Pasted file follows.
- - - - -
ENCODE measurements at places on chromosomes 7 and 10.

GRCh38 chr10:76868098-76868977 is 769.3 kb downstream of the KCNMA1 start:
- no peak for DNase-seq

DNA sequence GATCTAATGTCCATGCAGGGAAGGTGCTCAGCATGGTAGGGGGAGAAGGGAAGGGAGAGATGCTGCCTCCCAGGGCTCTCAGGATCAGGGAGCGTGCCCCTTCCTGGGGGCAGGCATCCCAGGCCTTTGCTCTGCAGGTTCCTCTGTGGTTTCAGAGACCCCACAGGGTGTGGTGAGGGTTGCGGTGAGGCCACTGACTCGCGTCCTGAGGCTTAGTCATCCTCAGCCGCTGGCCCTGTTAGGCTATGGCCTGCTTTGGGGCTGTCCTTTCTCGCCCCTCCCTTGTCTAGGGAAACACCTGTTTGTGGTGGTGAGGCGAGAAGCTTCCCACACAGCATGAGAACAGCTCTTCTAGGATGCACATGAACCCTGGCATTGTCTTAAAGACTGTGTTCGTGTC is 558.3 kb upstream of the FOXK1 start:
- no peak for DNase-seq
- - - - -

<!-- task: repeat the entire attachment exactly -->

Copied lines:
ENCODE measurements at places on chromosomes 7 and 10.

GRCh38 chr10:76868098-76868977 is 769.3 kb downstream of the KCNMA1 start:
- no peak for DNase-seq

DNA sequence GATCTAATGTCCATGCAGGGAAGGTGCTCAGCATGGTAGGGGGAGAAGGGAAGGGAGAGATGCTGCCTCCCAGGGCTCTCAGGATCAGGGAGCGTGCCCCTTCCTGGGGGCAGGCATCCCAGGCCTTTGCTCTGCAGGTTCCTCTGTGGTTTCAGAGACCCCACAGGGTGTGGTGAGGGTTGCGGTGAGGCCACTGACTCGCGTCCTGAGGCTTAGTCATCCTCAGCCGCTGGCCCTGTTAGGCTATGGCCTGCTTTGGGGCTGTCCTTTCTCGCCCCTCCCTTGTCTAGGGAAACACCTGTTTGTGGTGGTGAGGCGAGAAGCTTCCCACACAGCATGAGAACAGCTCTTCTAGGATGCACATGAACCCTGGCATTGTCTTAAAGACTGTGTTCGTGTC is 558.3 kb upstream of the FOXK1 start:
- no peak for DNase-seq